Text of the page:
Keith Douglas' Web Page

About me Find out who I am and what I do.
My resumé A copy of my resumé and other documentation about my education and work experience for employers and the curious.
Reviews, theses, articles, presentations A collection of papers from my work, categorized and annotated.
Current research projects What I am currently working on, including some non-research material.
Interesting people People professionally "connected" to me in some way.
Interesting organizations Organizations I am "connected" to. (Some rather loosely.)
Intellectual/professional influences Influences on my work, including an organization chart. Here you can also buy many good books on philosophy and other subjects via I have included brief reviews of hundreds of books.
Professional resources Research sources, associates programs, etc.
What is the philosophy of computing? A brief introduction to my primary professional interest.
My intellectual heroes A partial list of important people. Limited to the dead.
My educational philosophy As a sometime teacher I've developed one. Includes book resources.

Book Influences - Engineering

Purchase / Enjoy Cover
Boolean Algebra With Computer Applications Williams Dated, and very simplistic (though with an introduction to Karnaugh maps, which helps). Predates IEEE floating point or the death of BCD, and makes the odd prediction that a trinary logic computer revolution was immiment. Nevertheless, a short introduction/refresher on computer arithmetic primarily for beginning engineering/engineering technician students.
Computer Organization & Design: The Hardware/Software Interface Patterson and Hennessy I was surprised at how well this complements Computer Systems: A Programmers Perspective, despite the two different (IA32 in CSAPP's case; MIPS in this book's case) architectures chosen.
Cybernetics: or Control and Communication in the Animal and Machine Wiener This is the second edition of a classic book in what is now largely a forgotten field, at least in some sense. Control and communication theory exist in their own right, and physiology has included some cybernetic notions in some schools (barely) but the joining and cross fertilization has not proved as fruitful as Wiener seems to have hoped. What has been adopted is another cross-cutting approach specifically to computation and in the case of nervous systems alone. This approach Wiener hardly foresaw and he (though it has misleading consequences for nervous system study) also did not seem to grasp the great revolution that is the computer program. Also included in this work are many comments about philosophy, society (no doubt Wiener was branded as a communist) and even mathematics for its own sake. A book of historical interest but also one with a sprinkling of still interesting suggestions. Disclaimer: I do not know enough to evaluate the specifically medical uses of the field discussed.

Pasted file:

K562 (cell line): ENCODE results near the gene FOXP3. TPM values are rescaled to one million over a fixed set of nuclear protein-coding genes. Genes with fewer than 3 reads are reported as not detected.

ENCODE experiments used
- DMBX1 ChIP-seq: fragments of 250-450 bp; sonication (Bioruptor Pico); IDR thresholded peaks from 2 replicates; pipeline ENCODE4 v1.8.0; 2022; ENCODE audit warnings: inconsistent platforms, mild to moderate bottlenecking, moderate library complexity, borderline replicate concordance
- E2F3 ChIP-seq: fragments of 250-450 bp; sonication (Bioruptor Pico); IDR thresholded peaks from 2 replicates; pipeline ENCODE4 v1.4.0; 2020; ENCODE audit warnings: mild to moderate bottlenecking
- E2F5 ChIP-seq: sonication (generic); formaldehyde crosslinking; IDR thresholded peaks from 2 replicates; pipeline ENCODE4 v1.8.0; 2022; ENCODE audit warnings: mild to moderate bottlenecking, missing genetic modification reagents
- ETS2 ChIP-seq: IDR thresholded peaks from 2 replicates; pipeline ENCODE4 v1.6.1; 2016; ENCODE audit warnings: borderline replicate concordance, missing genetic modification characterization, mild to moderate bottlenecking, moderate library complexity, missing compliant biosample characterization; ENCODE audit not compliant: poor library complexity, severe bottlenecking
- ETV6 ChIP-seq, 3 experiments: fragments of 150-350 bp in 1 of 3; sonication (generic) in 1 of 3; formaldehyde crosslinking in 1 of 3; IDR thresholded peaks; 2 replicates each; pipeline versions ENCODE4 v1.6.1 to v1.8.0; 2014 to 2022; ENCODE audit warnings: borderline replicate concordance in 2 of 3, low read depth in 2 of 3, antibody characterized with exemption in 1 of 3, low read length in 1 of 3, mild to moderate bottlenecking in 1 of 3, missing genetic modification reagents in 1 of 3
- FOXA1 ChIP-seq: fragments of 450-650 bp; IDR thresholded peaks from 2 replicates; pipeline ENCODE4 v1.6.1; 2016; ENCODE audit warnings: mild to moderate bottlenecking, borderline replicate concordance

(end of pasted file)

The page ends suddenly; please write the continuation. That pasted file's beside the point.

Digital Electronics: Logic and Systems Kershaw This book was cheap and on a subject I needed a reference for. (Warning: Very old.)
Feynman Lectures on Computation Feymann A little gem of a book on many topics on computing from a unique point of view. Even includes some discussions of the thermodynamics of computation.
Probability and Random Processeses for Electrical Engineering (2e) Leon-Garcia A rather undistinguished textbook going from basic probability to computational and electrical design applications and queuing theory. Examples are often very elliptical and engineering applications are just enough to qualify as an engineering textbook. To be fair, it is not sold as one per se, rather than as a math book for engineers.
Security Engineering: A Guide to Building Dependable Distributed Systems (2e) Anderson A general study of engineering secure systems, albeit focused on those with a computational component. Since many engineered systems (from cars to medical scanners) these days have computational components, this is a sensible and welcome approach. Although the book has hundreds of references and 900 or so pages of main text, it still feels very introductory in parts - justifiably, since this is a begining book of sorts. Despite this, each chapter is capped with a selection of research problems and many, many further reading suggestions on everything from software design to how the law interacts with security decisions. A monumental reference work and textbook.
Turing's Connectionism: An Investigation of Neural Network Architectures Teuscher A slim book centered around the implementation of some of Turing's (until recently) forgotten ideas in designing "brain like" hardware. I've classified it as an engineering text as the electrical properties of the networks are important to the implementation (signal propagation delay most notably). While there are a few typos and it does read like a master's thesis (as it came out of one - albeit a good one from what can be discerned) and hence is repetitive and contains much review, the cold water that this text throws on hypercomputing a la Siegelmann is worth having. It is also good to have a clear enough analysis of what Turing did and did not propose and a clean up of Turing's own errors.
Verilog Hardware Description Language (2e) Thomas A detailed reference for the Verilog digital synthesis and simulation language.
Verilog Styles for Synthesis of Digital Systems Smith Not a language reference per se - instead a textbook and scholarly discussion of how to use Verilog.


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